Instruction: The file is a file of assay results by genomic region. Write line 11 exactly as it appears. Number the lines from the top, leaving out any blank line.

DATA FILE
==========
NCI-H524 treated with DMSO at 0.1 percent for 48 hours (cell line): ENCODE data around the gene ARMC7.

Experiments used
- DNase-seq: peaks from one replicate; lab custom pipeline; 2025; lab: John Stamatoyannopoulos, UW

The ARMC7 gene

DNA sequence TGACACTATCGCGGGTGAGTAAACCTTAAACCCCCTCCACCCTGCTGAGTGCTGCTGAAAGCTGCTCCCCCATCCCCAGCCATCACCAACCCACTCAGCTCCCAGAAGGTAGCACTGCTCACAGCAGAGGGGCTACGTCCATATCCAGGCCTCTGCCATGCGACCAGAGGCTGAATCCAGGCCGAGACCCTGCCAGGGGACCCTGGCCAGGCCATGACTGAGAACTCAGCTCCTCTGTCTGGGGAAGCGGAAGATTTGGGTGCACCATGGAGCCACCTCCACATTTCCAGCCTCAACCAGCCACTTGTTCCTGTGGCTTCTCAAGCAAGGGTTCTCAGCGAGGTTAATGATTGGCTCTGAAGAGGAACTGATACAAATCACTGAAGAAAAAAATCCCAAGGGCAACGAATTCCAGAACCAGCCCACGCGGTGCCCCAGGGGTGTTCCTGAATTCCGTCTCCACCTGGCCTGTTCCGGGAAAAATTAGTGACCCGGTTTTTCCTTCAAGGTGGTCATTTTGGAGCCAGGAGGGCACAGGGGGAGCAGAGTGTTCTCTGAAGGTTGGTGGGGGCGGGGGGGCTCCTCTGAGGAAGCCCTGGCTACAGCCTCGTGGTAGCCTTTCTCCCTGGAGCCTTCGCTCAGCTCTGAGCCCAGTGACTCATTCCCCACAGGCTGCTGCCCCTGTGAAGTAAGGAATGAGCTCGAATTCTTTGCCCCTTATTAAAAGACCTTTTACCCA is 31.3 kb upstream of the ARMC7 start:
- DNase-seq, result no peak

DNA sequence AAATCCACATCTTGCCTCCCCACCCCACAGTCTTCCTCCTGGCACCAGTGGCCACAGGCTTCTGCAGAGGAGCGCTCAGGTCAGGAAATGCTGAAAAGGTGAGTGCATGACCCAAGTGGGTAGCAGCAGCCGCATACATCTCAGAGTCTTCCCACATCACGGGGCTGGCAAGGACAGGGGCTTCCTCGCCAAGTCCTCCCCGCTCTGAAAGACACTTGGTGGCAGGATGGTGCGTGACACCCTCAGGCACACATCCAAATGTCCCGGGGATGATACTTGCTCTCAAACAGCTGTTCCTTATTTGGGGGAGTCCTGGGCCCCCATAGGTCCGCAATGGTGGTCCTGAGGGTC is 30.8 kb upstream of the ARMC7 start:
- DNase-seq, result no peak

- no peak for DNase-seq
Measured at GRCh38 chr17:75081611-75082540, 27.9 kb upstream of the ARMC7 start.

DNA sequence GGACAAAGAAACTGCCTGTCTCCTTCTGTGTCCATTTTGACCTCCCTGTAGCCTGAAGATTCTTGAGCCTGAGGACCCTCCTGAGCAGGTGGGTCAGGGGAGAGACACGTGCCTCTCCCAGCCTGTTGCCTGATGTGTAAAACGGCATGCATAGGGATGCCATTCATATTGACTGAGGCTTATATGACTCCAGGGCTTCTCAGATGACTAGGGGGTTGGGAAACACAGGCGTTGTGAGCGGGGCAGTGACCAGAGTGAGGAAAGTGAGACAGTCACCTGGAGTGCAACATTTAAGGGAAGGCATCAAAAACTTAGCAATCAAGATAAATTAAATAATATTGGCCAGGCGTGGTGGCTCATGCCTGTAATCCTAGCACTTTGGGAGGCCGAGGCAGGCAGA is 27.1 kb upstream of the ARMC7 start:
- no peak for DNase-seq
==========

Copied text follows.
DNA sequence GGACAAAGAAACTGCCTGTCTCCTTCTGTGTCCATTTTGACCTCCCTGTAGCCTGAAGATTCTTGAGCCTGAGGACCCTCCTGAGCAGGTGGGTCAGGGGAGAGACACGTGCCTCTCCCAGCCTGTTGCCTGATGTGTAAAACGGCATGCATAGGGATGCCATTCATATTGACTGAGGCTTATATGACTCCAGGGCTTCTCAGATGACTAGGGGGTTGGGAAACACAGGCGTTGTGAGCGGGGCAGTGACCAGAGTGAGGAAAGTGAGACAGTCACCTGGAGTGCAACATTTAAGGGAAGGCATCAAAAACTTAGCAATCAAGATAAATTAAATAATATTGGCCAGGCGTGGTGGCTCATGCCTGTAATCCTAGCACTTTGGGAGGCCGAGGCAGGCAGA is 27.1 kb upstream of the ARMC7 start: